Build projects around motivated individuals. Give them the environment and support they need and trust them to get the job done.
Here is my recent YouTube video about stretch goals… check it out and subscribe to our channel!
When asked to provide metrics to assess “how well” an Agile transformation is going, re-frame the discussion around measuring changes in the impact the IT organization is having (or not) on it’s Business environment, and define a small set of “fitness for purpose” metrics.
Sooner or later, as an IT organization embarks on a transformation towards Agile mindset and practices, someone will be asked to provide “hard evidence” that the effort is paying off, and the conclusion will be that metrics is the vehicle to satisfy that request. What are your Agile transformation metrics?
It’s been my experience that this request usually leads to a discussion about measuring the specific Agile initiatives the IT organization has launched. In organizations where the emphasis has been around engineering disciplines, such metrics might be things like unit test code coverage, or integration build times. If the focus was around teams and process, then counting number of teams “converted” to Scrum, or people sent to Scrum Master training may appear as the choice.
While those measurement might be useful indicators in some context, they have two problems. First, they are akin to measuring the performance of the car engine without looking outside the window; the engine might be performing well, but if the car doesn’t have the wheels attached, we’re going nowhere. More importantly, though, these figures are usually meaningless for Business stakeholders, who are the ones usually asking for them in the first place. Agile transformation metrics need to be meaningful to the Business.
Agile transformation efforts can be very costly exercises, therefore it is legitimate to ask about the results of such endeavour. The important thing to realize, though, is that this question is really equivalent to another question: “is the IT organization improving its impact on its Business environment.” Another way to put it is, borrowing from the terminology used by the Kanban community: “is the IT organization becoming more and more fit for purpose?” Answering this question, of course, requires a clear understanding of what is that the Business expects from its interactions with IT.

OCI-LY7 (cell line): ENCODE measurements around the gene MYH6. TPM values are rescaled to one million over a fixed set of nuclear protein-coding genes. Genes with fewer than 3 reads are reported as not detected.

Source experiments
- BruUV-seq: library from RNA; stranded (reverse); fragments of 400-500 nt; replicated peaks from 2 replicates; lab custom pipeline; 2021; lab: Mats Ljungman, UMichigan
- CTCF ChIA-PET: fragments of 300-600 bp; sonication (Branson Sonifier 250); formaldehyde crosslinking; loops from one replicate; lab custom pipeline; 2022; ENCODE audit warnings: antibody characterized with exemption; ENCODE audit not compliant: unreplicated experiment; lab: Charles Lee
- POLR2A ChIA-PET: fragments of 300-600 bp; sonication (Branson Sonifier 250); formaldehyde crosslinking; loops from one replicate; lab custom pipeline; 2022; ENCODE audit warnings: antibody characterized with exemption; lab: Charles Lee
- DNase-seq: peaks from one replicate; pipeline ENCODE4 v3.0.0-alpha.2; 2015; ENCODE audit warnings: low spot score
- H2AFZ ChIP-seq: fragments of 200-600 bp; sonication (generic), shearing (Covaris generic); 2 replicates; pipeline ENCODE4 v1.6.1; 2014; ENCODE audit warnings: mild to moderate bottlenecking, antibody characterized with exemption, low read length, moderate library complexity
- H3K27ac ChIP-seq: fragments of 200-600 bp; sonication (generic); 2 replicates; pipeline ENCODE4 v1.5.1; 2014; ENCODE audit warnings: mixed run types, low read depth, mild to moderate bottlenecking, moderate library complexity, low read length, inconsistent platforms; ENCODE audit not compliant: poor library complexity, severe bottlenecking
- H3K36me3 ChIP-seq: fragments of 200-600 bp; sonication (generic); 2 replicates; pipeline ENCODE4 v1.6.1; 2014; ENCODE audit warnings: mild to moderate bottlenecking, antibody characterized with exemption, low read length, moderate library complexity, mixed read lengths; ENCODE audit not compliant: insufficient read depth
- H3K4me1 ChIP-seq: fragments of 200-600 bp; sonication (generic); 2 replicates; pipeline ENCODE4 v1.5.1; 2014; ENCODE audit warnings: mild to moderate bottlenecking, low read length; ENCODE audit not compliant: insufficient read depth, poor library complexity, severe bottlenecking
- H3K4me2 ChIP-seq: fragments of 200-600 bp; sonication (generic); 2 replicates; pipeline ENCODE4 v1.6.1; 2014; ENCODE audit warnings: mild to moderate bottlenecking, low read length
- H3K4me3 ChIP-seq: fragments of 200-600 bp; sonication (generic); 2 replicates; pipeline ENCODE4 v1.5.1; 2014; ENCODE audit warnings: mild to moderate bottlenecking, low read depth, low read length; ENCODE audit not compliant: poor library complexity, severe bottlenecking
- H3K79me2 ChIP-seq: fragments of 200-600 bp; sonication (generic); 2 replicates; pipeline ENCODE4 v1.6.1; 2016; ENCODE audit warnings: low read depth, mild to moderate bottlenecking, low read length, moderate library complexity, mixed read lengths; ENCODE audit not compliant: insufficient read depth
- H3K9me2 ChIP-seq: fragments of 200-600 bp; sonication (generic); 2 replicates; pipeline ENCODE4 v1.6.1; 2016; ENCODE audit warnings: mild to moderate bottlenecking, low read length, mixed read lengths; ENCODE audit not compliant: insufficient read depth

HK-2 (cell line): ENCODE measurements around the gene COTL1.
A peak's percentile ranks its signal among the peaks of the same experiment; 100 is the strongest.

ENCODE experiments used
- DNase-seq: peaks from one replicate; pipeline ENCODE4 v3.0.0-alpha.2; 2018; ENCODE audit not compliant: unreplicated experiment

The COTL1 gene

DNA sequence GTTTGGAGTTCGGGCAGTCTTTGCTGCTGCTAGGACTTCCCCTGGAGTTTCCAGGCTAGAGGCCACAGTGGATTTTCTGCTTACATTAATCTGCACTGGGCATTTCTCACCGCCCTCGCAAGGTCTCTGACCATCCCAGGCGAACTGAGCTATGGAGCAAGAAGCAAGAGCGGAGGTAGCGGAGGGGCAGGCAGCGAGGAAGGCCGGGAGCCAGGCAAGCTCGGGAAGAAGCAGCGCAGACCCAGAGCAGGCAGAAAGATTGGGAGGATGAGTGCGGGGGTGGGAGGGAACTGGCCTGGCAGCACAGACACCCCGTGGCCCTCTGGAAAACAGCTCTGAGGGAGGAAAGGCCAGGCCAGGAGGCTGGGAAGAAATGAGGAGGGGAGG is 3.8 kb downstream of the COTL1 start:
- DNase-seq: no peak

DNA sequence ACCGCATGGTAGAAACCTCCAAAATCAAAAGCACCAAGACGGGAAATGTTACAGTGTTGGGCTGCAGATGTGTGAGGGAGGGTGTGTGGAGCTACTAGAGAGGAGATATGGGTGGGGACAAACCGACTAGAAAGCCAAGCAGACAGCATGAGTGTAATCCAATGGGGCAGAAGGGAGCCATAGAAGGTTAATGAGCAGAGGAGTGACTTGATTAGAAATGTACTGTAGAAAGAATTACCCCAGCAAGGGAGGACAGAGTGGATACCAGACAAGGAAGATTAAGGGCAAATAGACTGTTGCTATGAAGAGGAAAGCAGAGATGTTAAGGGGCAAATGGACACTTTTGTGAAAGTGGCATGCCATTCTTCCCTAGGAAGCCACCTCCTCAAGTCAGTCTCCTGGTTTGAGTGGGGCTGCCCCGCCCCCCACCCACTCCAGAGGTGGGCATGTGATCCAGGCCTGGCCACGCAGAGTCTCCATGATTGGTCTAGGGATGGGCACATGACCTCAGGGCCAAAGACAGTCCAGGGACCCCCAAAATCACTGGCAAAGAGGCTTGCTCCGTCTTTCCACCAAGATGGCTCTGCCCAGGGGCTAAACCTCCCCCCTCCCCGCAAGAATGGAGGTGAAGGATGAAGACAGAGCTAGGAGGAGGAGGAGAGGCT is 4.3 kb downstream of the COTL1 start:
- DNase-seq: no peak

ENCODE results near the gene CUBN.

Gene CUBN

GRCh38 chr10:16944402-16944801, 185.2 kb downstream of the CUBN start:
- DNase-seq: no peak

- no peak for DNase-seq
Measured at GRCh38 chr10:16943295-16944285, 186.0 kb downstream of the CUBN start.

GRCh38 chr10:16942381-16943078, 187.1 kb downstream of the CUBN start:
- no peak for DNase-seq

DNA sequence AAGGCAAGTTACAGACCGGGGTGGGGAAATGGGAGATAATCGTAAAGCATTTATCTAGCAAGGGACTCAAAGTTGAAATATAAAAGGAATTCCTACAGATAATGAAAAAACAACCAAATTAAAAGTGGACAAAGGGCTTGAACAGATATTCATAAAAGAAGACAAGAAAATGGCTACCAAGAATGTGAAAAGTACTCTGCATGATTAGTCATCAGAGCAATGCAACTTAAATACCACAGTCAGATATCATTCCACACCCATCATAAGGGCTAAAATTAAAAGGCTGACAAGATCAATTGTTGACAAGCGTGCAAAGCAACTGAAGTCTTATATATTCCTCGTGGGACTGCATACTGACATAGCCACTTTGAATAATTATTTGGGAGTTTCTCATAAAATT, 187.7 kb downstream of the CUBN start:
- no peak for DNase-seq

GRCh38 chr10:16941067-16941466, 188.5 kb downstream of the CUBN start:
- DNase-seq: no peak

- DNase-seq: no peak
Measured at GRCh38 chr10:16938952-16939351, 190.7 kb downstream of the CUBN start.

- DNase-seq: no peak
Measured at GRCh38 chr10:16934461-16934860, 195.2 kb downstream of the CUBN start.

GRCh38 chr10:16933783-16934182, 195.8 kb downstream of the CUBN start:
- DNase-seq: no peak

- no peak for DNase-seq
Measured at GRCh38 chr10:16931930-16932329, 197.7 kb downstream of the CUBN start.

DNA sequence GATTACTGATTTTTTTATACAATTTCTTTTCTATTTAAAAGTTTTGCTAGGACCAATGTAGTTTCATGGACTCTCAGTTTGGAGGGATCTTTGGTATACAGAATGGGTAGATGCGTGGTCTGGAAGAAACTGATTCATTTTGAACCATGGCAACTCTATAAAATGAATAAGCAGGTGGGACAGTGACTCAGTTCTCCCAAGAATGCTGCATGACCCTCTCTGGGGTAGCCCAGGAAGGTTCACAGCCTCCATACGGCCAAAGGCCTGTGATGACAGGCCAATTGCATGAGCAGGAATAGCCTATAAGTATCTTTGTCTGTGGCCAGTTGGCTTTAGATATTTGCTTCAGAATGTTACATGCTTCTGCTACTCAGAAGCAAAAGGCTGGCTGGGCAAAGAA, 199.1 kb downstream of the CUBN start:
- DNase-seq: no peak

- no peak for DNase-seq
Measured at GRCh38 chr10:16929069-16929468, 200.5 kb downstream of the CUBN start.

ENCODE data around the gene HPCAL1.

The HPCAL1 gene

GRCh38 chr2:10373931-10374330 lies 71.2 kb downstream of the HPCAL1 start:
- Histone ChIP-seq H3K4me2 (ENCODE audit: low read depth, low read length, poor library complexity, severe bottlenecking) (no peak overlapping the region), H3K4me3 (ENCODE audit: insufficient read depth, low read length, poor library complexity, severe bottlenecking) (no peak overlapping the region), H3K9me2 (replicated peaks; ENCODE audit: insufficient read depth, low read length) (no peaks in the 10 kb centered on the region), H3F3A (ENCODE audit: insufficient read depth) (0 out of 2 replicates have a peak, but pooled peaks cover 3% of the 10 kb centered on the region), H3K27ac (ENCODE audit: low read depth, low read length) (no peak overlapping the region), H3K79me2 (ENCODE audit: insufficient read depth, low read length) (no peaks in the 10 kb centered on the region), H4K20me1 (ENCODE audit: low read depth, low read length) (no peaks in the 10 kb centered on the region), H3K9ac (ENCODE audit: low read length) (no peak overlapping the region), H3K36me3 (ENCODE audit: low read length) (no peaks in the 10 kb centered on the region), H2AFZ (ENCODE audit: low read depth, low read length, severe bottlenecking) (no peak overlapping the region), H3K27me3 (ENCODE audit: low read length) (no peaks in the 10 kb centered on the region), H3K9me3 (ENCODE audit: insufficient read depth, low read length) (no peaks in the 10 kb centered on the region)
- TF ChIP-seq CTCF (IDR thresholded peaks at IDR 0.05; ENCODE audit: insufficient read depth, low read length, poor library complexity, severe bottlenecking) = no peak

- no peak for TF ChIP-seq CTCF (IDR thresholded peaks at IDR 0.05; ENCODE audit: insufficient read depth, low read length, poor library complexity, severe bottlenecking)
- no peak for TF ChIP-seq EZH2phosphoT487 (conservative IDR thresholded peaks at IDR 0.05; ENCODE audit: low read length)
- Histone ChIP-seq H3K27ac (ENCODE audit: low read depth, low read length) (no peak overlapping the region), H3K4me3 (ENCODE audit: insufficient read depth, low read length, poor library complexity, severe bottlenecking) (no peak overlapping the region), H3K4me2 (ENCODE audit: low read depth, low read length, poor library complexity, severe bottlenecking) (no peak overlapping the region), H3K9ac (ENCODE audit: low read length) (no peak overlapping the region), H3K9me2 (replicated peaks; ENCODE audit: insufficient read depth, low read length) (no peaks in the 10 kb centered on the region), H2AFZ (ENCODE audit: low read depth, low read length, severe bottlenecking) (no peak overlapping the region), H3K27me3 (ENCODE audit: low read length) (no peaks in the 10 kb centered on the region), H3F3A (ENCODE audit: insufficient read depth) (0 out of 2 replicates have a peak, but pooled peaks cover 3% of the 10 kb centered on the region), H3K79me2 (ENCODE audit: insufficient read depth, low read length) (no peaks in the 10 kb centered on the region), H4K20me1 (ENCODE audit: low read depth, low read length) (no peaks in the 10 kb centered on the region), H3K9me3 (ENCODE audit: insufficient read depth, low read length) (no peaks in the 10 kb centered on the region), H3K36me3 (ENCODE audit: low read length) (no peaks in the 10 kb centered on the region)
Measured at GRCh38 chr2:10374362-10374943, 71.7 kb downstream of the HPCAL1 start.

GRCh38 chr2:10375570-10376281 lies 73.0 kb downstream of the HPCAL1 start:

The IT organization can be seen as providing various services to customers. Arguably, if IT has decided to “transform” in some way (perhaps by moving towards an Agile mindset), it’s doing so to improve its impact on those customers, so this is what needs to be measured to know “how the transformation” is going.
Some of those customers are different areas of the organization (like Finance, or HR.) But it doesn’t stop there, because the Business’ engagement with IT doesn’t have value for its own sake. Ultimately, the Business is using IT as a way to optimize its operations so that it can provide external customers with more effective products and services. Moreover, IT is these days the direct channel through which those products and services are delivered to external customers (for example, through web sites and mobile applications.) Therefore, the concept of “fitness for purpose” of the IT organization can be extended to consider the fitness for purpose of the Business respect the external customers it intends to serve.
Measuring “agile transformation success” really means measuring the success of the exchanges between IT and the Business, and between the Business and its external customers. Measuring the internal processes and practices that IT puts in place as part of that “transformation” is beside the point. This implies starting with a careful definition of the boundaries that delineate the exchanges to be measured. There might be more to external customer fitness for purpose than IT operations, for example, and that needs to be considered when defining Agile transformation metrics, especially if we’re later going to be drawing causation conclusions.
Defining Agile transformation metrics will be, of course, a highly contextual exercise because every business organization is different. But we can, however, draw again from the Kanban community for some general guidelines on what to look for. Their thought leaders talk about classifying metrics into 3 categories: fitness for purpose metrics, health indicators and improvement drivers. Using this framework, when talking about “agile transformation metrics” we are referring mainly to the first category, and perhaps a bit to the second. Based on those, improvement initiatives can be put in place, and perhaps driven with metrics belonging to the third category.
A fitness for purpose metric (also known as KPI) is an indicator of something a customer will care about. This is a key distinction: if the metric is not easily recognizable and meaningful for the customer, then it’s not a KPI. Another key characteristic is that a minimum threshold for its value can be defined: if the metric goes below the threshold, the Business is putting the relation with its customers at risk (perhaps they will walk away, initiate legal actions, etc.). In other words, the Business is no longer “fit for purpose”. We can then measure the effectiveness of the “agile transformation” by analyzing how KPI values over time compare to their respective thresholds. A typical KPI is delivery time, measured from the moment a customer request is accepted and committed to, until the moment it’s delivered to production. This is usually a good Agile transformation metric.